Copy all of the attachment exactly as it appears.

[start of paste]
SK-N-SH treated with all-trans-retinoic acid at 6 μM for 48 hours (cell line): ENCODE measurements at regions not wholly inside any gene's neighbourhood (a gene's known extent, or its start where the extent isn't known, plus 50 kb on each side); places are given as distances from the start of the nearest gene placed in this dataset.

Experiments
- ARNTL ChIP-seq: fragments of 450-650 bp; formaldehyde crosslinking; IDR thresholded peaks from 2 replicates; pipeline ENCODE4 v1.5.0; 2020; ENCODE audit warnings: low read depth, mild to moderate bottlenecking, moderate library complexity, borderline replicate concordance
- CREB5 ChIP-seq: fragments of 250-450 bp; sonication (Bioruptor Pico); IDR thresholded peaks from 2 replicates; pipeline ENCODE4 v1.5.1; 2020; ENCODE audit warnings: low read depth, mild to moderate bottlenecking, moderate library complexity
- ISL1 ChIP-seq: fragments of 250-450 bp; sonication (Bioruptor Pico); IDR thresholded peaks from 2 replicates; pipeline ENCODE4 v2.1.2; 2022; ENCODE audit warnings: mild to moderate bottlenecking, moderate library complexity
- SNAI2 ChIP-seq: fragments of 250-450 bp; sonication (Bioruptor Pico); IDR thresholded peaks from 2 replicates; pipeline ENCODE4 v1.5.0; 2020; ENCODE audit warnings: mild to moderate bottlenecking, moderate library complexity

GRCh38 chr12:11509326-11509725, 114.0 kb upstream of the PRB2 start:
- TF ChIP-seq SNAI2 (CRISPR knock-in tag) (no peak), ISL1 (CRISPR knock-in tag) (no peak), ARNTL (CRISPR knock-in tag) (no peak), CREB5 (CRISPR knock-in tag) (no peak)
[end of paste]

SK-N-SH treated with all-trans-retinoic acid at 6 μM for 48 hours (cell line): ENCODE measurements at regions not wholly inside any gene's neighbourhood (a gene's known extent, or its start where the extent isn't known, plus 50 kb on each side); places are given as distances from the start of the nearest gene placed in this dataset.

Experiments
- ARNTL ChIP-seq: fragments of 450-650 bp; formaldehyde crosslinking; IDR thresholded peaks from 2 replicates; pipeline ENCODE4 v1.5.0; 2020; ENCODE audit warnings: low read depth, mild to moderate bottlenecking, moderate library complexity, borderline replicate concordance
- CREB5 ChIP-seq: fragments of 250-450 bp; sonication (Bioruptor Pico); IDR thresholded peaks from 2 replicates; pipeline ENCODE4 v1.5.1; 2020; ENCODE audit warnings: low read depth, mild to moderate bottlenecking, moderate library complexity
- ISL1 ChIP-seq: fragments of 250-450 bp; sonication (Bioruptor Pico); IDR thresholded peaks from 2 replicates; pipeline ENCODE4 v2.1.2; 2022; ENCODE audit warnings: mild to moderate bottlenecking, moderate library complexity
- SNAI2 ChIP-seq: fragments of 250-450 bp; sonication (Bioruptor Pico); IDR thresholded peaks from 2 replicates; pipeline ENCODE4 v1.5.0; 2020; ENCODE audit warnings: mild to moderate bottlenecking, moderate library complexity

GRCh38 chr12:11509326-11509725, 114.0 kb upstream of the PRB2 start:
- TF ChIP-seq SNAI2 (CRISPR knock-in tag) (no peak), ISL1 (CRISPR knock-in tag) (no peak), ARNTL (CRISPR knock-in tag) (no peak), CREB5 (CRISPR knock-in tag) (no peak)